Yet on this Thanksgiving week, there are a few things to be thankful for in this environment where the state of TV is concerned. First, television’s absence in this eco-system hasn’t hindered a remarkable television era from taking shape – one that will influence the rest of this decade and beyond. Consider the explosion of original programming all over the place, especially distinctive scripted series, along with the adoption of smart TV sets by consumers allowing them to watch their favorite networks, the Internet and original interactive applications; the quickening adoption of accessories that make TVs “smart,” such as Roku, Google Chromecast and Amazon Fire TV, and growing avenues for talent to break into the medium, such as the New York Television Festival and South By Southwest.

Right behind all this: The beginnings of the ultra HD era and the era of home automation through the TV set, as in control of other in-home/apartment elements from room temperature to the front door.

Of course, what would be cause for deeper thanks is seeing VCs and angels and incubators/accelerators move off their collective backsides, figure out that TV is a digital medium worth investing in, and then invest! They jumped in when the iPod, the iPhone and iPad came out. How about a similar advance with Samsung or LG's smart TV app store, Roku, Chromecast, Android TV and Amazon Fire?

Another thing to be thankful for is the rise of TV projects using crowdfunding sites like Kickstarter and Indiegogo for seed money. Several series creators have raised as much as $100,000 for their pilots. This week, National Geographic Channel launched Chug, a nonfiction series with major Kickstarter support. Interactive service creator SeeScape had a successful crowdfund run this spring, while home automation/social media via TV effort MaxMyTV looks like it will fall short of raising $250,000, despite positive reviews for its service. We'll see if Max goes forward anyway. What would take this to a level to be truly thankful for would be the Securities & Exchange Commission approving the equity crowdfunding process they settled on 13 months ago.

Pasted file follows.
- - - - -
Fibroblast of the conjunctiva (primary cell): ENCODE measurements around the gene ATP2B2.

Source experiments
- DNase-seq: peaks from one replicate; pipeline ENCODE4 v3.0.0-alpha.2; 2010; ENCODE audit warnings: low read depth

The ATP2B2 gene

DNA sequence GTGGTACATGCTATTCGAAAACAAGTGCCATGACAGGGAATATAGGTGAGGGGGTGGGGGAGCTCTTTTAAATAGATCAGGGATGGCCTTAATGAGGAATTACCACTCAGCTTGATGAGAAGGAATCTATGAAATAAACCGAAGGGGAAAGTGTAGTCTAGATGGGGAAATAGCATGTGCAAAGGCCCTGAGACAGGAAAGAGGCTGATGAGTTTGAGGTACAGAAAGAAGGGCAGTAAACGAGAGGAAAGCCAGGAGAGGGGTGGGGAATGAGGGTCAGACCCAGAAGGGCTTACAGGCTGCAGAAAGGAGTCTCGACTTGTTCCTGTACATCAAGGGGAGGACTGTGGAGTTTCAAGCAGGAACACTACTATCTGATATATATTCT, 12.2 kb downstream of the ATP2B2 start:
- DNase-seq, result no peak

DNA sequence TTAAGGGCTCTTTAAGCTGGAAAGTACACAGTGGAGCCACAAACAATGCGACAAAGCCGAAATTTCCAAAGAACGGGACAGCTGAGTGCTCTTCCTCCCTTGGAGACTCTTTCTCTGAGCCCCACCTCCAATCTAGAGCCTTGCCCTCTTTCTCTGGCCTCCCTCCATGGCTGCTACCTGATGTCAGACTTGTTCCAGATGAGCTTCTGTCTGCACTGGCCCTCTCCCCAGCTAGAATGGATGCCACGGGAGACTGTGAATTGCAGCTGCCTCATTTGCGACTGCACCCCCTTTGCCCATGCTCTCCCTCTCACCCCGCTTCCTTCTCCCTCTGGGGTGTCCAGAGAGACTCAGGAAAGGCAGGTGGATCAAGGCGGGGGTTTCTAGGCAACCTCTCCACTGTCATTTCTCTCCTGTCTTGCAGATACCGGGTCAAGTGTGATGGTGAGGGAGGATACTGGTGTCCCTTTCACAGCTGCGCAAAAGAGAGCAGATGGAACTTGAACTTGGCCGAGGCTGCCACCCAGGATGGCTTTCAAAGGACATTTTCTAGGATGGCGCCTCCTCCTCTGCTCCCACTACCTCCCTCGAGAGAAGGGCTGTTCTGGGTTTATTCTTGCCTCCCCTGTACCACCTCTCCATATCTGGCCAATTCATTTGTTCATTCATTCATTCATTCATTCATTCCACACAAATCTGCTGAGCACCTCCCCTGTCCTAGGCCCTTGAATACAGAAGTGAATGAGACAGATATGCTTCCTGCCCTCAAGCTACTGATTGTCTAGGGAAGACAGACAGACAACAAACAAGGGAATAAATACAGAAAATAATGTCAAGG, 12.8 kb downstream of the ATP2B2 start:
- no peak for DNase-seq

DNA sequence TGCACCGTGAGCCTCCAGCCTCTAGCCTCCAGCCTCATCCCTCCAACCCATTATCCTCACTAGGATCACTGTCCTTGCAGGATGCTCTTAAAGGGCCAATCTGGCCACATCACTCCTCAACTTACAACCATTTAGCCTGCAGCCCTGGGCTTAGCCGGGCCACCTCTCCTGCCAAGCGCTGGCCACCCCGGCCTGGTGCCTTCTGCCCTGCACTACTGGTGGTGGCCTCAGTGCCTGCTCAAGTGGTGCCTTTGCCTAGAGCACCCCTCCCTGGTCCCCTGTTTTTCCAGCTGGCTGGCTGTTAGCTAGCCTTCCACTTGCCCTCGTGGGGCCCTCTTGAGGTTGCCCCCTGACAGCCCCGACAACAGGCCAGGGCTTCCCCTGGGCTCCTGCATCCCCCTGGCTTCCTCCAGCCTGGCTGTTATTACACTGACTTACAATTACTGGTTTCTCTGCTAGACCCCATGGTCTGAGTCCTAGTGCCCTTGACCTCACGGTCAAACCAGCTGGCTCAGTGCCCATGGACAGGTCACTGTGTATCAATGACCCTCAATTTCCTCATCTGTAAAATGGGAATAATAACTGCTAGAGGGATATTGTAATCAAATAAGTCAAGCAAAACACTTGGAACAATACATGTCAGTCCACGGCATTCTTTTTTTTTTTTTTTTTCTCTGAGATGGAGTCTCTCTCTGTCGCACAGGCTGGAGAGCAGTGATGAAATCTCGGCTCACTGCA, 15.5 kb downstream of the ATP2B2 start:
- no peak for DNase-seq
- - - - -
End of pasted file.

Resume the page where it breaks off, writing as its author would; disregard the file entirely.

Thankful acknowledgment also goes to Dogfish Accelerator, the first independent incubator/accelerator devoted to nurturing content ventures for TV, digital and other media. The Brooklyn-based organization unveiled its current set of projects in public last week. All four efforts showcased offer great TV possibilities. The really thankful deal: Dogfish isn't solo in its ambition for long. Meantime, interactive and smart TV projects are under the watch of Sprockit, an incubator formed by a media consortium which includes the National Association of Broadcasters and Univision, and the joint Walt Disney/Tech Stars accelerator undertaking formed last winter.

Last but not least on this thankful parade is the launch of Silicon Harlem, a project out to develop a community of start-up ventures in this landmark Manhattan neighborhood on the order of Silicon Valley or Alley. Former NAMIC president Clayton Banks is a co-founder, and TV ventures are welcome to be born here. Keep your eye on what comes forth.

What would elevate the thanks for this, and the other items cited, is some New York City or state person or agency becoming the go-to advocate for TV investment -- the person or agency that whips up VC/angel/incubator participation. How about it, Mayor Bill DeBlasio, or NYC's economic development or media/entertainment auspices? How about it, Startup NY? How about it, Partnership NYC or a comparable organization? Let's see if New York City can be as great with TV investment as the city is with attracting TV productions to make it here. And let's see the same thing happen in Silicon Valley, Route 128 near Boston, that North Carolina research triangle, Miami, Texas and elsewhere.

Until the next time, stay well and stay tuned!

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